I have very mixed feelings about this book. On one hand, it provides some very valuable techniques for writing effective testbenches for HDL code. On the other hand, the book is written quite badly - in a very convoluted and disorganized style, with bizarre layout that wastes 40% of each page and diagrams any 5-year old could have drawn much better with just a little effort.

The author tries to please everyone, by covering Verilog, VHDL, e and OpenVera! Yes, all of that. Of course, Verilog and VHDL are mutually exclusive in 99% of projects. So are OpenVera and e, so chances are that you're going to have to work quite hard just to find the information that interests you in this book. I, for example, was only interested in VHDL, which immediately rendered about 60% of the book useless for me.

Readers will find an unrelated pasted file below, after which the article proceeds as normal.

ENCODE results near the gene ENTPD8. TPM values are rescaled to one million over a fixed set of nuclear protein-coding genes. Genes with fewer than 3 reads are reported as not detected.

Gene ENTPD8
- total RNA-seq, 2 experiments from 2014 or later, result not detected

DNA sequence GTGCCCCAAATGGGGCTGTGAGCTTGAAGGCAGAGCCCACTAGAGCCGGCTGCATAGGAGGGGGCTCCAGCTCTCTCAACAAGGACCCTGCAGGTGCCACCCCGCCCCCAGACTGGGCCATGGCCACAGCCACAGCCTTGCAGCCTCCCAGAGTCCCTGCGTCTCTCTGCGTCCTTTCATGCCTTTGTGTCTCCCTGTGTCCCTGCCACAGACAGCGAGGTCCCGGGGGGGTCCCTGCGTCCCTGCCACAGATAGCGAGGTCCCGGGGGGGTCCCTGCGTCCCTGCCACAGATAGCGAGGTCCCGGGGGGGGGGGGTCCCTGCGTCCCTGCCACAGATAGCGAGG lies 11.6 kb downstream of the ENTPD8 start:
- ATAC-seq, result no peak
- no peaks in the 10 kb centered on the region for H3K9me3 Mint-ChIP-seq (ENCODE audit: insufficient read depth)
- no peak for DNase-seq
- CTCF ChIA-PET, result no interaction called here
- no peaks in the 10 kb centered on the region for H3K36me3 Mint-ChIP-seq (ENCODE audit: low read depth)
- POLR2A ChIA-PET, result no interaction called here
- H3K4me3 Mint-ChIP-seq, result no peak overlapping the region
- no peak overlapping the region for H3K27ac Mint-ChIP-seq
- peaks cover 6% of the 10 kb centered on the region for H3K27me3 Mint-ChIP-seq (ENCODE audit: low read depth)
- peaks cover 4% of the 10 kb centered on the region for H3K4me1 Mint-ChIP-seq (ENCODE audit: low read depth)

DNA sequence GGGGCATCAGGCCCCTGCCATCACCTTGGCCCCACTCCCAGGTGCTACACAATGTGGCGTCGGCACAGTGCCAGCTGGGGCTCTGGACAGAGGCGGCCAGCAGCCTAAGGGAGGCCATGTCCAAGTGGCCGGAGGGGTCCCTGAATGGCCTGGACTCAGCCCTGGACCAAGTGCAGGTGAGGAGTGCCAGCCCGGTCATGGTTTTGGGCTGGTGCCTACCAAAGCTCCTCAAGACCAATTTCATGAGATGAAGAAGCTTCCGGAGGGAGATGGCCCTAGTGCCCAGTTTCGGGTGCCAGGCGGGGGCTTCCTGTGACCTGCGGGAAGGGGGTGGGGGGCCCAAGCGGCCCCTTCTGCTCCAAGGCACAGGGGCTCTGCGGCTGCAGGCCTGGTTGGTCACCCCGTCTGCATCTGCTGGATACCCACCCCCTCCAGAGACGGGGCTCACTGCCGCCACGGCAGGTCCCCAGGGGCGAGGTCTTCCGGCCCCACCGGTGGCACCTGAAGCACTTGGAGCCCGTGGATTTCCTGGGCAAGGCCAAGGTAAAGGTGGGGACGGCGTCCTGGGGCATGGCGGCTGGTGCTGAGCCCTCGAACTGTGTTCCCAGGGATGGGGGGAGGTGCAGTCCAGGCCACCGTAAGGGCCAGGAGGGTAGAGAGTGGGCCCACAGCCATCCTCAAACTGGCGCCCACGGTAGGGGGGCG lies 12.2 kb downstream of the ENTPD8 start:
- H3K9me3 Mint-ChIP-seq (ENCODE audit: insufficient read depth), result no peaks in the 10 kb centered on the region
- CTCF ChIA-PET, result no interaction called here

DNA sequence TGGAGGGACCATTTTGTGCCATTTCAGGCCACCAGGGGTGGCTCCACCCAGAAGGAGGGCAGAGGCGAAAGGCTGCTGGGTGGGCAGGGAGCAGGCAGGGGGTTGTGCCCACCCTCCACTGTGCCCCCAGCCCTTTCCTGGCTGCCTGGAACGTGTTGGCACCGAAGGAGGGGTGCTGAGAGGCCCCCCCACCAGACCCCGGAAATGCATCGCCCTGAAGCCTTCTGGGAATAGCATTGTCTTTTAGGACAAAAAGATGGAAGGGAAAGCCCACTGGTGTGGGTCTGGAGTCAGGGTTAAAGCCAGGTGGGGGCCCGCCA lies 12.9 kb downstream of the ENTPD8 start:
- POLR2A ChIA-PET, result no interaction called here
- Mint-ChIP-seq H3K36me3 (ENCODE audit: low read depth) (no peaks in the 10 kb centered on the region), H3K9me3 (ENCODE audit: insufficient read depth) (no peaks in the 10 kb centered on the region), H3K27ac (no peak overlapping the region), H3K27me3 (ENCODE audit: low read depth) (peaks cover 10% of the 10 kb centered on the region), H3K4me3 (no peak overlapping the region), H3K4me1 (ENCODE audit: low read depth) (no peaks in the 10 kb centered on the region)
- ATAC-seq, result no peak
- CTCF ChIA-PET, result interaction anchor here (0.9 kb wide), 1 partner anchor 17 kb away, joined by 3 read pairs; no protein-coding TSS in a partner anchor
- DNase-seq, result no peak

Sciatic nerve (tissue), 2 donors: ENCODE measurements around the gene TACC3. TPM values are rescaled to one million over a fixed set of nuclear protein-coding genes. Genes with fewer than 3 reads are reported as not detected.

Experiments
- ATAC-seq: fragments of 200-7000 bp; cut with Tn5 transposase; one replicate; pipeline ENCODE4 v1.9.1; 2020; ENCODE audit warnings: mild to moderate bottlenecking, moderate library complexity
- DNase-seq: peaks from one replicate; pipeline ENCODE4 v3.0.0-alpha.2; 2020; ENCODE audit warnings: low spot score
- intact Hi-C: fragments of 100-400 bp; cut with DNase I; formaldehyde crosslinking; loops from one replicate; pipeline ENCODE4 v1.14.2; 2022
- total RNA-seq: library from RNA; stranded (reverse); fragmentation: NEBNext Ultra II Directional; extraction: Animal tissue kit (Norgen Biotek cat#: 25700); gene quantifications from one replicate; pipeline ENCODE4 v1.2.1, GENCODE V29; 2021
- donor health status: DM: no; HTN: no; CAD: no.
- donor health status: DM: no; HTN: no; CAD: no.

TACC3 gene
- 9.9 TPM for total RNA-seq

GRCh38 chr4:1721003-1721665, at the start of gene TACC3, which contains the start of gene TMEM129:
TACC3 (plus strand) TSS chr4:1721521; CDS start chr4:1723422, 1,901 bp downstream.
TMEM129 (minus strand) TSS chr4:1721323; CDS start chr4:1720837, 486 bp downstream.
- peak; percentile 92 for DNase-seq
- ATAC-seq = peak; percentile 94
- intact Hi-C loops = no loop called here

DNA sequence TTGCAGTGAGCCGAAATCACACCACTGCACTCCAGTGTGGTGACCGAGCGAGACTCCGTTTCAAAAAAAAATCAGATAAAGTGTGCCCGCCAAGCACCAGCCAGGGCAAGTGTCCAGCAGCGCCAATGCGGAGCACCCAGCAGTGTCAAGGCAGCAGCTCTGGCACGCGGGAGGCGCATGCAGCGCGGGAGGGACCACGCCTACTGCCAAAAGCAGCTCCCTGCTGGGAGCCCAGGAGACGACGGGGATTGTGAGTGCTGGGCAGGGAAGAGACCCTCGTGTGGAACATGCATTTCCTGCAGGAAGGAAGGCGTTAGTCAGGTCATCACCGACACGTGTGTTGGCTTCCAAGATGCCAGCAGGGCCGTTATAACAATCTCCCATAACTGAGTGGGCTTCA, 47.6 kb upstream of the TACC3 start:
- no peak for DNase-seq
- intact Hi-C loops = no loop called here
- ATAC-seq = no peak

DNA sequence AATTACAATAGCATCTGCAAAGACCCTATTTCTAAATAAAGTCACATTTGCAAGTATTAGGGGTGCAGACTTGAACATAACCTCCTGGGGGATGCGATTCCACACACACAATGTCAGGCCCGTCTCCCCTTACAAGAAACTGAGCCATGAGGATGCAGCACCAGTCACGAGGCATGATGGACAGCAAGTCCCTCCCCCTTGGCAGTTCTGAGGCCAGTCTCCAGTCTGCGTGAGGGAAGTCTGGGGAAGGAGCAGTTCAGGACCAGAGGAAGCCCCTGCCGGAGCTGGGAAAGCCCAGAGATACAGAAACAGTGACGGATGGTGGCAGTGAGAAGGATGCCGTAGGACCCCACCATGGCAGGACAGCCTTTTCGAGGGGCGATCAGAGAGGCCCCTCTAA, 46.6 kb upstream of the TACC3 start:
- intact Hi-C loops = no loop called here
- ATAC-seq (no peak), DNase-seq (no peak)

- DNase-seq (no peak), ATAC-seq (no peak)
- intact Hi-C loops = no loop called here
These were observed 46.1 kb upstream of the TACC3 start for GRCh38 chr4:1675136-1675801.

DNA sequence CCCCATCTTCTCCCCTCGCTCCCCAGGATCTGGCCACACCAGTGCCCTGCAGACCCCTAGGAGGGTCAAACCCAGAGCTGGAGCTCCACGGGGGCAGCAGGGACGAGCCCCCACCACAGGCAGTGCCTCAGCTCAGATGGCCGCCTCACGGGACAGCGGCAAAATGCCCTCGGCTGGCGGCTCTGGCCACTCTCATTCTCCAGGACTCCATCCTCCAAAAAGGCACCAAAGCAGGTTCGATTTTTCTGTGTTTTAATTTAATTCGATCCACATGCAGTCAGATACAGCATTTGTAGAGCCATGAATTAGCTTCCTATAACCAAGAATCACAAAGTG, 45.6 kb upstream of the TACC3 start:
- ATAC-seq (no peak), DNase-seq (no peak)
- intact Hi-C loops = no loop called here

And as I've mentioned, the layout and diagrams are horrible. Come on, I have books from the 60s and the 70s with much prettier diagrams that actually help understanding, and aren't there just as fillers!

It's hard to avoid criticism, as you see. But I began the review on a positive note, and I will end it similarly. Hidden deep inside all the chaff, there's some good advice there, and methods that must be familiar to verification engineers that hope to undertake complex verification tasks. In particular, Chapter 5 is probably the most important in the book. Chapter 6 is also quite good, so if you want to save time, read just those two.